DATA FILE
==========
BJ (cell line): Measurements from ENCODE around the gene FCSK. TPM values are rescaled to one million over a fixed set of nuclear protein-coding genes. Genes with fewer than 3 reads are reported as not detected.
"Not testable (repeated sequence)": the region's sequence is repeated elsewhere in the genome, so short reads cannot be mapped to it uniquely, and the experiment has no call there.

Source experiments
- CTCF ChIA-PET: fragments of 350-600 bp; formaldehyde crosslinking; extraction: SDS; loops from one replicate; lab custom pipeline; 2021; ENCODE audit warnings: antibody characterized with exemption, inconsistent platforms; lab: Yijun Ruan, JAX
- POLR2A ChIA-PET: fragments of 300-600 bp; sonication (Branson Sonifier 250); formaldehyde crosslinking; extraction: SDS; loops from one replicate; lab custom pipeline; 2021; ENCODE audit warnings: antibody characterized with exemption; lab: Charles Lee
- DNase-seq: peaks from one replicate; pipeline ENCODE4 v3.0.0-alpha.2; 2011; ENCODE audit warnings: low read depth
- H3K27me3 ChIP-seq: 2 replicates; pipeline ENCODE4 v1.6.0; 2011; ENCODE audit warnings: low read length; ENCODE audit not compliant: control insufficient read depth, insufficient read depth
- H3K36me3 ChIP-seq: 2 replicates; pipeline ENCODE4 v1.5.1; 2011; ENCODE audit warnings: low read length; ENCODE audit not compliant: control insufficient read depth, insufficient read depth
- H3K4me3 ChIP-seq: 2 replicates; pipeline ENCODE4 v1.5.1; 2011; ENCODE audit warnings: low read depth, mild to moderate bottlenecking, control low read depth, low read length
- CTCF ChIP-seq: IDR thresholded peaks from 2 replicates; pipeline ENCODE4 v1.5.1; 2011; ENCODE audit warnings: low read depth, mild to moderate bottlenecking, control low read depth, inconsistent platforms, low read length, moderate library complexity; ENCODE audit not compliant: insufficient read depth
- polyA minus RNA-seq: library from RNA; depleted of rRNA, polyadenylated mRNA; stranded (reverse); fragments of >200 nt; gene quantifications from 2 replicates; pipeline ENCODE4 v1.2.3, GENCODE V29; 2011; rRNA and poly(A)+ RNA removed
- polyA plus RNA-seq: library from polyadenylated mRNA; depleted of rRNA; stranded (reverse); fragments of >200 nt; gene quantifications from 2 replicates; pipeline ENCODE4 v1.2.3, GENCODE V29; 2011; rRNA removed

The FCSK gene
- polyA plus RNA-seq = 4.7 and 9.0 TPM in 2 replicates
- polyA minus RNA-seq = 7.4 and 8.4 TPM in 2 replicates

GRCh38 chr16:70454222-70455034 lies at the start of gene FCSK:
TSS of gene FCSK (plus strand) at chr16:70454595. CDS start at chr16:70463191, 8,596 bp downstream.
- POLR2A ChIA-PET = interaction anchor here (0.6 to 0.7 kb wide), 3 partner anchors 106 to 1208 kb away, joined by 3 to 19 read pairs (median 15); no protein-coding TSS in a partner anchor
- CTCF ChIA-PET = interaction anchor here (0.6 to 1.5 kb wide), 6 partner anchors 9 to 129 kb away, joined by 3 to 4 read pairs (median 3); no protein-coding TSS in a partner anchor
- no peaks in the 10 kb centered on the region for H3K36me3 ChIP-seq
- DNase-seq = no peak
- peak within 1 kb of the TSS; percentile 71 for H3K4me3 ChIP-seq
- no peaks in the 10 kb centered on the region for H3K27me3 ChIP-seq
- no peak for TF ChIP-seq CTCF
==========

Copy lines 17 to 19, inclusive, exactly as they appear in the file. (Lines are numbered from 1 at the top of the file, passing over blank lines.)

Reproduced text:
TSS of gene FCSK (plus strand) at chr16:70454595. CDS start at chr16:70463191, 8,596 bp downstream.
- POLR2A ChIA-PET = interaction anchor here (0.6 to 0.7 kb wide), 3 partner anchors 106 to 1208 kb away, joined by 3 to 19 read pairs (median 15); no protein-coding TSS in a partner anchor
- CTCF ChIA-PET = interaction anchor here (0.6 to 1.5 kb wide), 6 partner anchors 9 to 129 kb away, joined by 3 to 4 read pairs (median 3); no protein-coding TSS in a partner anchor